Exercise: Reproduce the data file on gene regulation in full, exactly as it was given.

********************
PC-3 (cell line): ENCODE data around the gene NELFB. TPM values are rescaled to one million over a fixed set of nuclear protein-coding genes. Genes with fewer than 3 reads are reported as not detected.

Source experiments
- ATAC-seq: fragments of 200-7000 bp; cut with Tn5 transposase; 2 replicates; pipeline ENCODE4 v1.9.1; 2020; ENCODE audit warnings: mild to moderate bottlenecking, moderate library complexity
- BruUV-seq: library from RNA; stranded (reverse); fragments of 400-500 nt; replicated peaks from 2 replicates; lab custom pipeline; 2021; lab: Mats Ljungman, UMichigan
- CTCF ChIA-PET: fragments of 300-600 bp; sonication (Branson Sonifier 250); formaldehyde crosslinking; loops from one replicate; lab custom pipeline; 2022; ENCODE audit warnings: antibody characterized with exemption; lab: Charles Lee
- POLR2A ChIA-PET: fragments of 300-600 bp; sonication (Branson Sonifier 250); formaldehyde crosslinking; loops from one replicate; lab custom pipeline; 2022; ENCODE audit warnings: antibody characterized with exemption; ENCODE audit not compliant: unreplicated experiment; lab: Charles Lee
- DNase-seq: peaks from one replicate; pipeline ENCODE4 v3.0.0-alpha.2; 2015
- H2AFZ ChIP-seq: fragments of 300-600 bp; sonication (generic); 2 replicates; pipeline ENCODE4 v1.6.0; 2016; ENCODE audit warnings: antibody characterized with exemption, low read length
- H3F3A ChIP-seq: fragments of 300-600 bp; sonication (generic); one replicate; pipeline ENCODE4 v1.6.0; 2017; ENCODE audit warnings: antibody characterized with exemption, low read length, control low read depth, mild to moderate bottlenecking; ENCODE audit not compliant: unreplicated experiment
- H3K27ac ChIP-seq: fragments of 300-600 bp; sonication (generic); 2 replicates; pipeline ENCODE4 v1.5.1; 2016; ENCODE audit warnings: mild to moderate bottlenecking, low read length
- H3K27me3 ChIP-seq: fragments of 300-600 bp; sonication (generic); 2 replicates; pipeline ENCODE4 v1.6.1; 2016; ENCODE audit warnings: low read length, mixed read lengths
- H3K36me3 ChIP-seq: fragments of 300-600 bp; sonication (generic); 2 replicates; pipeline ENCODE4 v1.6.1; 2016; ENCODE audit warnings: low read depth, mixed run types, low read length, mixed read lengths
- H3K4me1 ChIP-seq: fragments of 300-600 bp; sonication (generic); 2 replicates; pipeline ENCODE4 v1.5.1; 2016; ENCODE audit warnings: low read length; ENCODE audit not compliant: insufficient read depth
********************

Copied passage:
PC-3 (cell line): ENCODE data around the gene NELFB. TPM values are rescaled to one million over a fixed set of nuclear protein-coding genes. Genes with fewer than 3 reads are reported as not detected.

Source experiments
- ATAC-seq: fragments of 200-7000 bp; cut with Tn5 transposase; 2 replicates; pipeline ENCODE4 v1.9.1; 2020; ENCODE audit warnings: mild to moderate bottlenecking, moderate library complexity
- BruUV-seq: library from RNA; stranded (reverse); fragments of 400-500 nt; replicated peaks from 2 replicates; lab custom pipeline; 2021; lab: Mats Ljungman, UMichigan
- CTCF ChIA-PET: fragments of 300-600 bp; sonication (Branson Sonifier 250); formaldehyde crosslinking; loops from one replicate; lab custom pipeline; 2022; ENCODE audit warnings: antibody characterized with exemption; lab: Charles Lee
- POLR2A ChIA-PET: fragments of 300-600 bp; sonication (Branson Sonifier 250); formaldehyde crosslinking; loops from one replicate; lab custom pipeline; 2022; ENCODE audit warnings: antibody characterized with exemption; ENCODE audit not compliant: unreplicated experiment; lab: Charles Lee
- DNase-seq: peaks from one replicate; pipeline ENCODE4 v3.0.0-alpha.2; 2015
- H2AFZ ChIP-seq: fragments of 300-600 bp; sonication (generic); 2 replicates; pipeline ENCODE4 v1.6.0; 2016; ENCODE audit warnings: antibody characterized with exemption, low read length
- H3F3A ChIP-seq: fragments of 300-600 bp; sonication (generic); one replicate; pipeline ENCODE4 v1.6.0; 2017; ENCODE audit warnings: antibody characterized with exemption, low read length, control low read depth, mild to moderate bottlenecking; ENCODE audit not compliant: unreplicated experiment
- H3K27ac ChIP-seq: fragments of 300-600 bp; sonication (generic); 2 replicates; pipeline ENCODE4 v1.5.1; 2016; ENCODE audit warnings: mild to moderate bottlenecking, low read length
- H3K27me3 ChIP-seq: fragments of 300-600 bp; sonication (generic); 2 replicates; pipeline ENCODE4 v1.6.1; 2016; ENCODE audit warnings: low read length, mixed read lengths
- H3K36me3 ChIP-seq: fragments of 300-600 bp; sonication (generic); 2 replicates; pipeline ENCODE4 v1.6.1; 2016; ENCODE audit warnings: low read depth, mixed run types, low read length, mixed read lengths
- H3K4me1 ChIP-seq: fragments of 300-600 bp; sonication (generic); 2 replicates; pipeline ENCODE4 v1.5.1; 2016; ENCODE audit warnings: low read length; ENCODE audit not compliant: insufficient read depth